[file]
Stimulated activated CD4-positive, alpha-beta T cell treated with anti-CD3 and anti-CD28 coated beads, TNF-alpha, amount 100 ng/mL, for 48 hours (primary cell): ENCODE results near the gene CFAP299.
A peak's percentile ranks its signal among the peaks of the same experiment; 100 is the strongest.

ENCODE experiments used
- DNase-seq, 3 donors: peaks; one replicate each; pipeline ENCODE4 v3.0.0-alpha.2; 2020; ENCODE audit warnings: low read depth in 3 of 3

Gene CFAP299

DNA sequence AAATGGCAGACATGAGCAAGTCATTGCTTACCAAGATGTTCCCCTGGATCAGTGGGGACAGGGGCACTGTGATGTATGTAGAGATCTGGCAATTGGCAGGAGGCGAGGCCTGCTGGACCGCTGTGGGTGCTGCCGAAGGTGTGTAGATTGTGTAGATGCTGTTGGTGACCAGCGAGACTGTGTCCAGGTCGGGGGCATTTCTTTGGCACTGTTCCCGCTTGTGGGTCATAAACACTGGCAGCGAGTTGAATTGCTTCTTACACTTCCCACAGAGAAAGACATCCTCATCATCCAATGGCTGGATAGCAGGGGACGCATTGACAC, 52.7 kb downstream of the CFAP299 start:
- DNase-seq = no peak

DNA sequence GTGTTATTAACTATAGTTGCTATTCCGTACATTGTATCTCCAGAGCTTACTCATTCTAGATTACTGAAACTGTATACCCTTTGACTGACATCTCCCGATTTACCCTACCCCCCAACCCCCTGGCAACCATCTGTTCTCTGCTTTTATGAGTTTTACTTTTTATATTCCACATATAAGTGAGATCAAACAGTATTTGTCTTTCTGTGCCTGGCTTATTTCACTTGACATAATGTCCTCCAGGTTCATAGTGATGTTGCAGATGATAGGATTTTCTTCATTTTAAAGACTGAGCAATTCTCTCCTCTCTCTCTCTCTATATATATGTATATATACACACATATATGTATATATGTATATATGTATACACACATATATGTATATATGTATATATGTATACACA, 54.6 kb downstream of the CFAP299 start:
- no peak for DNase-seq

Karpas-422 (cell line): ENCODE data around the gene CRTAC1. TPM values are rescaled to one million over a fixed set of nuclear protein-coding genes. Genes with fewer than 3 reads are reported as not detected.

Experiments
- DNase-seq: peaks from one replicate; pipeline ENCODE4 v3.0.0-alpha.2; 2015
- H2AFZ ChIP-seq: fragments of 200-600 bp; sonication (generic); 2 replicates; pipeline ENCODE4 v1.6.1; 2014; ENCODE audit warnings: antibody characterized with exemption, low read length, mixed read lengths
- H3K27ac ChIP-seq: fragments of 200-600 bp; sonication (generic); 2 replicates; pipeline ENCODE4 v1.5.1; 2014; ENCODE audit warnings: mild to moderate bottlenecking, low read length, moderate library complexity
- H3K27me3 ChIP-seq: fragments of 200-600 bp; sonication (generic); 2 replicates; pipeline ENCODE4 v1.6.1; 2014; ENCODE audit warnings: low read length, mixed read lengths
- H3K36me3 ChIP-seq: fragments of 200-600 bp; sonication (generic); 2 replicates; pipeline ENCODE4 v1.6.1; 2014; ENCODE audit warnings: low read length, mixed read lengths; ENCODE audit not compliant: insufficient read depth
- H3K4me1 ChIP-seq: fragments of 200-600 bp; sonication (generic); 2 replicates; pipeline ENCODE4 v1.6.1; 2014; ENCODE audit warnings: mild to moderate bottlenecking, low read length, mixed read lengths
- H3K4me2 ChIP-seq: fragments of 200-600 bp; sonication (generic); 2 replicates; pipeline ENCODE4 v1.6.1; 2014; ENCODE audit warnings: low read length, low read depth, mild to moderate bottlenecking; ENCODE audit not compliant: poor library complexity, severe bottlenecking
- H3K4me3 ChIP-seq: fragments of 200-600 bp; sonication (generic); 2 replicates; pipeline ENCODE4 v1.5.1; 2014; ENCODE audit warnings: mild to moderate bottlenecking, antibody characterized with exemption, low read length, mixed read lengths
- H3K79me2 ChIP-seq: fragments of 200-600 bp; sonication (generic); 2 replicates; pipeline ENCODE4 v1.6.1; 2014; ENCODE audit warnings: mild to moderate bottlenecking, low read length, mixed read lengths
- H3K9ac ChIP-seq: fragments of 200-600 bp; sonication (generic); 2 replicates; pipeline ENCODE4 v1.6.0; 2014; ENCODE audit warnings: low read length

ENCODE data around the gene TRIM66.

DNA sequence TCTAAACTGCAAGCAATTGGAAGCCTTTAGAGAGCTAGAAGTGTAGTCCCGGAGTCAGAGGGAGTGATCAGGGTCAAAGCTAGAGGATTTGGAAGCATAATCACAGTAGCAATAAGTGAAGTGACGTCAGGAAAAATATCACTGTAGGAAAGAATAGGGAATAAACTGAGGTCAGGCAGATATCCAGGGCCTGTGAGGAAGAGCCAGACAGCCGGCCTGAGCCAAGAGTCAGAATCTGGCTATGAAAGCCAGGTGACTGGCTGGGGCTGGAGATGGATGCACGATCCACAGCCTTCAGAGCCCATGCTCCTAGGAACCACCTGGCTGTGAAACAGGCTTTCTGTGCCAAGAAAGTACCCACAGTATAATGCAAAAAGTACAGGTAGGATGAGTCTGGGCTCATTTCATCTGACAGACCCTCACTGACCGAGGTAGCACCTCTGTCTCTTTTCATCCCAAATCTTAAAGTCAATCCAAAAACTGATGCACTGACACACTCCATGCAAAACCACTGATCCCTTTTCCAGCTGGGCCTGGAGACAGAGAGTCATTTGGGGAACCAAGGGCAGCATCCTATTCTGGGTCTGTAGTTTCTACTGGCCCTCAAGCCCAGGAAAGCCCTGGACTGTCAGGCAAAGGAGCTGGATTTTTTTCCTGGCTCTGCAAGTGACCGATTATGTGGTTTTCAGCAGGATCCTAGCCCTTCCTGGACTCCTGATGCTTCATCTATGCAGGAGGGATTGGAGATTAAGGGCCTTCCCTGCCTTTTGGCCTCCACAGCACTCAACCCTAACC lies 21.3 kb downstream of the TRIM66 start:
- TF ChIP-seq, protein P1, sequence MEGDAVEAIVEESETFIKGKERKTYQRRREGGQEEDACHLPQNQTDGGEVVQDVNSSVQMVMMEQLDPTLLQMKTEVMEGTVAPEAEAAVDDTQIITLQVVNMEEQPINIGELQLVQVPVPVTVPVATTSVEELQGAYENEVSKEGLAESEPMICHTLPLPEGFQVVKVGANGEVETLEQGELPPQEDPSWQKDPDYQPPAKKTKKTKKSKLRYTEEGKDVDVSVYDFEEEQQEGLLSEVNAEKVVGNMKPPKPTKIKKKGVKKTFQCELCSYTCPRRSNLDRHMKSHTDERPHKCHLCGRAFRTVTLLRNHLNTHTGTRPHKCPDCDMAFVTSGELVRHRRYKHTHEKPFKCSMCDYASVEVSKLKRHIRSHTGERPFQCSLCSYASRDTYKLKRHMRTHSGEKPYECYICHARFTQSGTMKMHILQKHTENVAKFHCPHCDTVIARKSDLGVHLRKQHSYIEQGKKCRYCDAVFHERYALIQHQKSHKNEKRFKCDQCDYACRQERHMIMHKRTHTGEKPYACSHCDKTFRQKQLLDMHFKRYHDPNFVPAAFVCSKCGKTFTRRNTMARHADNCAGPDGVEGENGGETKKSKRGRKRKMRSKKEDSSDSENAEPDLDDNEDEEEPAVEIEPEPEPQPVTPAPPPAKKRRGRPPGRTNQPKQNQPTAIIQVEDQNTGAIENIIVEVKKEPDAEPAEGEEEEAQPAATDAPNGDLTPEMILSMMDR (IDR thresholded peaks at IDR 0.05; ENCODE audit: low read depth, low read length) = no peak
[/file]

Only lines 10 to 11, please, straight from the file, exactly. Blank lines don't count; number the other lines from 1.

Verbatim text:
Karpas-422 (cell line): ENCODE data around the gene CRTAC1. TPM values are rescaled to one million over a fixed set of nuclear protein-coding genes. Genes with fewer than 3 reads are reported as not detected.

Experiments